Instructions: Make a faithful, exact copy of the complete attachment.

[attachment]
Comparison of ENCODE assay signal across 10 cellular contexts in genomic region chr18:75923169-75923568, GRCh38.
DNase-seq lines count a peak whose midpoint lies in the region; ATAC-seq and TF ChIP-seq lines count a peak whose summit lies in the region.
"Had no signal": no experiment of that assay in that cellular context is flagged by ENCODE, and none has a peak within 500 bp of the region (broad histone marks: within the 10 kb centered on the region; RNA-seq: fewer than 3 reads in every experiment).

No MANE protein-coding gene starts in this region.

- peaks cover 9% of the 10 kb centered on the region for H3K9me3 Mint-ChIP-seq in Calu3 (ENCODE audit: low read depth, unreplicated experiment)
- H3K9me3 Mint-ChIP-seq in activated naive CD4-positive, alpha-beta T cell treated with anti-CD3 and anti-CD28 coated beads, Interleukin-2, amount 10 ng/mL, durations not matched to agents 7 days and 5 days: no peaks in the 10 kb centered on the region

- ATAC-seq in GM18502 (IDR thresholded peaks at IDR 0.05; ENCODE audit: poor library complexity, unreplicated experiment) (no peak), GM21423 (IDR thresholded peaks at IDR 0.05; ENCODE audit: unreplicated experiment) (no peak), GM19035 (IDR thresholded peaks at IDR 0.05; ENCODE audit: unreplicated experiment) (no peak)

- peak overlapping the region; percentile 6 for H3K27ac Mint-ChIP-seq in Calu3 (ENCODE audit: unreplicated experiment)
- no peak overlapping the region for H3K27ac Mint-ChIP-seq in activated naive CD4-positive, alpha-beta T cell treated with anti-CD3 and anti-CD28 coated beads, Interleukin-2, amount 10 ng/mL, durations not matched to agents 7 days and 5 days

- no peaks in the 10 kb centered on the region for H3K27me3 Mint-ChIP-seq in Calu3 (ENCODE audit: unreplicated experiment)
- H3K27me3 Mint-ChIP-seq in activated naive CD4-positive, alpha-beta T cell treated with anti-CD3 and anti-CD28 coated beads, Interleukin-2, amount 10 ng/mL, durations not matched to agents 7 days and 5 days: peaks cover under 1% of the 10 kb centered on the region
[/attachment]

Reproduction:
Comparison of ENCODE assay signal across 10 cellular contexts in genomic region chr18:75923169-75923568, GRCh38.
DNase-seq lines count a peak whose midpoint lies in the region; ATAC-seq and TF ChIP-seq lines count a peak whose summit lies in the region.
"Had no signal": no experiment of that assay in that cellular context is flagged by ENCODE, and none has a peak within 500 bp of the region (broad histone marks: within the 10 kb centered on the region; RNA-seq: fewer than 3 reads in every experiment).

No MANE protein-coding gene starts in this region.

- peaks cover 9% of the 10 kb centered on the region for H3K9me3 Mint-ChIP-seq in Calu3 (ENCODE audit: low read depth, unreplicated experiment)
- H3K9me3 Mint-ChIP-seq in activated naive CD4-positive, alpha-beta T cell treated with anti-CD3 and anti-CD28 coated beads, Interleukin-2, amount 10 ng/mL, durations not matched to agents 7 days and 5 days: no peaks in the 10 kb centered on the region

- ATAC-seq in GM18502 (IDR thresholded peaks at IDR 0.05; ENCODE audit: poor library complexity, unreplicated experiment) (no peak), GM21423 (IDR thresholded peaks at IDR 0.05; ENCODE audit: unreplicated experiment) (no peak), GM19035 (IDR thresholded peaks at IDR 0.05; ENCODE audit: unreplicated experiment) (no peak)

- peak overlapping the region; percentile 6 for H3K27ac Mint-ChIP-seq in Calu3 (ENCODE audit: unreplicated experiment)
- no peak overlapping the region for H3K27ac Mint-ChIP-seq in activated naive CD4-positive, alpha-beta T cell treated with anti-CD3 and anti-CD28 coated beads, Interleukin-2, amount 10 ng/mL, durations not matched to agents 7 days and 5 days

- no peaks in the 10 kb centered on the region for H3K27me3 Mint-ChIP-seq in Calu3 (ENCODE audit: unreplicated experiment)
- H3K27me3 Mint-ChIP-seq in activated naive CD4-positive, alpha-beta T cell treated with anti-CD3 and anti-CD28 coated beads, Interleukin-2, amount 10 ng/mL, durations not matched to agents 7 days and 5 days: peaks cover under 1% of the 10 kb centered on the region